Tuesday, 22 January 2013

On computer programming, atheism and human cognizance

What started as a light-hearted comment to one of my friend's Google+ posts about the structure of the snowflake ultimately got me thinking about epistemology and the self-imposed limits of human cognizance. In the comment I had jokingly stated that all snowflakes were probably just an artefact of an L-system (*) written by a bored programmer. Now, when one starts thinking about it, the following chain of thoughts immediately comes to mind: Creator / God, Reality / Universe, Evolution, Atheism, Richard Dawkins. All right, I admit that the last sentence was only half-serious but I am sure that now you will be able to understand why I came to the conclusion described below.

For someone like me, atheists like Richard Dawkins seem to be completely irrational when they try to use Evolution as “proof” that Life and Universe could not have been created. Till now I was assuming they had behaved that way just because, as any fundamentalists, THEY ARE irrational (and they are) but now I see that the reason for their madness is twofold. So what is the second reason? It is just that they are not computer programmers ;). For any programmer or mathematician (**) it is natural and obvious that one system can be just an artefact of another system – e.g. a snowflake or a snowflake-like structure (system 1) which may be perceived by us in 3D space and is a part of our material reality can be a product (or a by-product) of functioning of a completely different system 2 which may operate in a totally different space (if you are still not bored but at the same time a little “lost in space”, you may want to check some Wikipedia articles on mathematical concept of space and to fully appreciate the vastness and importance of this topic read about the algebraic space, function space, topological space and so on) and thus may be immaterial and impossible to directly visualise. And yet system 2 may produce something as tangible as snowflakes. One can also put it differently and more succinctly – one system may be just an emergent property of another (possibly hidden) system (again, if you feel a little lost, you may want to read a Wikipedia article on complex systems theory).

What I describe above is so obvious to us (i.e. mathematicians, programmers, system scientists etc.) that we do not usually think about it or even consider that others (and especially other scientists) could have such an impaired perception / poor understanding of reality – which explains why it took some effort for me to consider the possibility that an evolutionary biologist like Dawkins could lack that additional layer of perception which would perfectly explain his flawed reasoning that led him to conclusion that Evolution contradicts the idea of God. Well, it does not. Evolution and God are perfectly compatible. God may be viewed as a programmer who created the Universe/Multiverse, life and each of us by creating a system (or writing a programme/algorithm if you will) which makes our Reality and lets all the events unfold precisely as planned. The material part of this creation (i.e. what Science deals with and what materialists postulate is the only thing that exists) is a chaotic system (you may want to read about Chaos Theory as well - a very cool part of Mathematics) and this brings about another interesting topic – namely that of Free Will. Since chaotic systems are deterministic in nature there is no free will if you are part of such system unless you believe in the concept of soul which is not a part of the material world but is interfaced with it via your material body.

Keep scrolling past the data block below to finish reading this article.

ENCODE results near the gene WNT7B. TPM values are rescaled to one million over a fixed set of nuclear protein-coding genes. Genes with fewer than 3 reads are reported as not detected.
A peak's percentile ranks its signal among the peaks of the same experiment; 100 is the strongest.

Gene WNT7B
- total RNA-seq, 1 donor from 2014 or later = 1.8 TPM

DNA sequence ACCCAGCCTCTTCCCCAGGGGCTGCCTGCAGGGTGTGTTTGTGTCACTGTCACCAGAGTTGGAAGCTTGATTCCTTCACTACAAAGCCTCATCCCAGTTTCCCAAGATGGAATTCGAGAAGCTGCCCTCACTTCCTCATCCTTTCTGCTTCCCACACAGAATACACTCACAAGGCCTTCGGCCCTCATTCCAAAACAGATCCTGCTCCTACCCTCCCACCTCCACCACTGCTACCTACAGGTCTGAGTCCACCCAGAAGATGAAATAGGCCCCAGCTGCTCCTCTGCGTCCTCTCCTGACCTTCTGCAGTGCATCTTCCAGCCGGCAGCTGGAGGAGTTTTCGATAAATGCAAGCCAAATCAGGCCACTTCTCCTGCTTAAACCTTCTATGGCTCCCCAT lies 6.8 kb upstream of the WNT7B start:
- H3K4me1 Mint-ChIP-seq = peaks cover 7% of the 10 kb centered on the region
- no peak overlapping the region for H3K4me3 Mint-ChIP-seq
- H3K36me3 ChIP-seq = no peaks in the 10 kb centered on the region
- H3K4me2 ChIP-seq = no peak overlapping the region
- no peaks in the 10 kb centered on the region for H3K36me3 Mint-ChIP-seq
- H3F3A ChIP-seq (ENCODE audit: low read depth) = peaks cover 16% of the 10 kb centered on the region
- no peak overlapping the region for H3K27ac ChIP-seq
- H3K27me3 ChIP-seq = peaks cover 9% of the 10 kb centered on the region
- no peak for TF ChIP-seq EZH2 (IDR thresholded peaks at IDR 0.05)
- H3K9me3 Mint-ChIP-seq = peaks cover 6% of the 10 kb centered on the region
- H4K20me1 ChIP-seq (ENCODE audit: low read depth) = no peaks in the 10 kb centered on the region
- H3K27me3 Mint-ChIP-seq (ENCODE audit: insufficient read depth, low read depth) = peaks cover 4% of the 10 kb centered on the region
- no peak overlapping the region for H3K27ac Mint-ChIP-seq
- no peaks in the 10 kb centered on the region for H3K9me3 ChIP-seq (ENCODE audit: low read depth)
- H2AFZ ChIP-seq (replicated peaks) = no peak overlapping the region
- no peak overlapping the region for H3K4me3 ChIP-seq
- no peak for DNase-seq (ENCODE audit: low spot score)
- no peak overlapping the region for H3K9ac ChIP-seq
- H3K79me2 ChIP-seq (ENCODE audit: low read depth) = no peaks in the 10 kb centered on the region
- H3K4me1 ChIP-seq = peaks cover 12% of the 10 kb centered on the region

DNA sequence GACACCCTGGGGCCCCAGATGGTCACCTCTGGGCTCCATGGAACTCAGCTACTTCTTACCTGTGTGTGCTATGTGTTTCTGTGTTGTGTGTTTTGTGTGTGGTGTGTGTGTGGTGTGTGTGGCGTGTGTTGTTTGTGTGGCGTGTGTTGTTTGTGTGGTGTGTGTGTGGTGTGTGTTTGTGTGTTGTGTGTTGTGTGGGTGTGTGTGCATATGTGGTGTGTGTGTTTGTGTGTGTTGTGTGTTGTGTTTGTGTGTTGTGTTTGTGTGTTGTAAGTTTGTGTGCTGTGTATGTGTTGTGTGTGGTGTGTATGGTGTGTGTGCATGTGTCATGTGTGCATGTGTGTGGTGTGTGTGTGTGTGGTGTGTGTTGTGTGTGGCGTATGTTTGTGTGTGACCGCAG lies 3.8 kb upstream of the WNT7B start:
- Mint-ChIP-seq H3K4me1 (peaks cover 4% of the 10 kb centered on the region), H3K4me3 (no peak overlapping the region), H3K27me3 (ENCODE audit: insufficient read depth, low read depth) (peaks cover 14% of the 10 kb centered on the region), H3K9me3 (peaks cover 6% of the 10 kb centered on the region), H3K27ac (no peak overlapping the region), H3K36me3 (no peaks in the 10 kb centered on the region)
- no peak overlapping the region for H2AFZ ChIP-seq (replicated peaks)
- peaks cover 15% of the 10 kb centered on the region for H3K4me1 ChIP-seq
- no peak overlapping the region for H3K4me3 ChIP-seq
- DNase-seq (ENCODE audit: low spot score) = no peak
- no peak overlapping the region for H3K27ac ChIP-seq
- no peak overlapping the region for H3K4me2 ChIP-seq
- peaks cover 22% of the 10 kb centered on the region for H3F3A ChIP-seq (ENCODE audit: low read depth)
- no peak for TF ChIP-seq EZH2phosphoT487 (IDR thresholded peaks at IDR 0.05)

Ah, so many interesting topics and so little time.

To save you some googling:

* An L-system or Lindenmayer system is a parallel rewriting system, namely a variant of a formal grammar, most famously used to model the growth processes of plant development, but also able to model the morphology of a variety of organisms. An L-system consists of an alphabet of symbols that can be used to make strings, a collection of production rules which expand each symbol into some larger string of symbols, an initial "axiom" string from which to begin construction, and a mechanism for translating the generated strings into geometric structures. L-systems can also be used to generate self-similar fractals such as iterated function systems.

** If you do not understand why computer programmers and mathematicians were put in one bag I recommend reading “On the cruelty of really teaching computing science” by one of the titans of computer science famous prof. Edsger Dijkstra. Here are some interesting quotes:

“A further benefit is that it gives us a clear indication where to locate computing science on the world map of intellectual disciplines: in the direction of formal mathematics and applied logic, but ultimately far beyond where those are now, for computing science is interested in effective use of formal methods and on a much, much, larger scale than we have witnessed so far.”

“The programmer is in the unique position that his is the only discipline and profession in which such a gigantic ratio, which totally baffles our imagination, has to be bridged by a single technology. He has to be able to think in terms of conceptual hierarchies that are much deeper than a single mind ever needed to face before. Compared to that number of semantic levels, the average mathematical theory is almost flat. By evoking the need for deep conceptual hierarchies, the automatic computer confronts us with a radically new intellectual challenge that has no precedent in our history.”

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